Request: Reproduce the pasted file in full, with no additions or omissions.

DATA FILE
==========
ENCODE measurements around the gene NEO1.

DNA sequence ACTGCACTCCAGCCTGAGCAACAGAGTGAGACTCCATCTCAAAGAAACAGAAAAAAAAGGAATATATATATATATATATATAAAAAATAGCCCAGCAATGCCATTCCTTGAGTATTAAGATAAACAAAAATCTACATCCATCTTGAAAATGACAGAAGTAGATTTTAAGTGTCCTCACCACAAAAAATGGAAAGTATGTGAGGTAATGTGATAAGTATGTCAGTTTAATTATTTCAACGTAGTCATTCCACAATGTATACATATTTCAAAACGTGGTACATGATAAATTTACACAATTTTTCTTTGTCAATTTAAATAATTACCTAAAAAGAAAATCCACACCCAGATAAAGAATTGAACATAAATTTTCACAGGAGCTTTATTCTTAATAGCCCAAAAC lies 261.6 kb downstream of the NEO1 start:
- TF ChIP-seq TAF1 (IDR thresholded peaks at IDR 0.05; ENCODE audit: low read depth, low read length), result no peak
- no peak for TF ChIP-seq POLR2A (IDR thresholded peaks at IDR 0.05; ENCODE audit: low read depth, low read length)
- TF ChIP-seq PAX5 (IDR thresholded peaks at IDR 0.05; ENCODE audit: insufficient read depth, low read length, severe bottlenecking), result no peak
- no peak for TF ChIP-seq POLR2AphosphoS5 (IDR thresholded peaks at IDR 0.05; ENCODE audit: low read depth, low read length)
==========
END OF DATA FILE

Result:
ENCODE measurements around the gene NEO1.

DNA sequence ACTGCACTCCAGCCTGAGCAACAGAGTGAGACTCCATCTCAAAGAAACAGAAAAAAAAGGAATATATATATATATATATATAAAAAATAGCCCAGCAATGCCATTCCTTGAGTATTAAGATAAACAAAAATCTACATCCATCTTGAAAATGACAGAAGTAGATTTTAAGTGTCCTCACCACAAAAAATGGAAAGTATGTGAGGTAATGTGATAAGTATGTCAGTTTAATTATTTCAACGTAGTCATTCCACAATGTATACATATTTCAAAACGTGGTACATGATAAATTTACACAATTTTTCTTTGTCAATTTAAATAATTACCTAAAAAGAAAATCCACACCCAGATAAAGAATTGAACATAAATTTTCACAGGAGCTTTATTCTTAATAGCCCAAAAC lies 261.6 kb downstream of the NEO1 start:
- TF ChIP-seq TAF1 (IDR thresholded peaks at IDR 0.05; ENCODE audit: low read depth, low read length), result no peak
- no peak for TF ChIP-seq POLR2A (IDR thresholded peaks at IDR 0.05; ENCODE audit: low read depth, low read length)
- TF ChIP-seq PAX5 (IDR thresholded peaks at IDR 0.05; ENCODE audit: insufficient read depth, low read length, severe bottlenecking), result no peak
- no peak for TF ChIP-seq POLR2AphosphoS5 (IDR thresholded peaks at IDR 0.05; ENCODE audit: low read depth, low read length)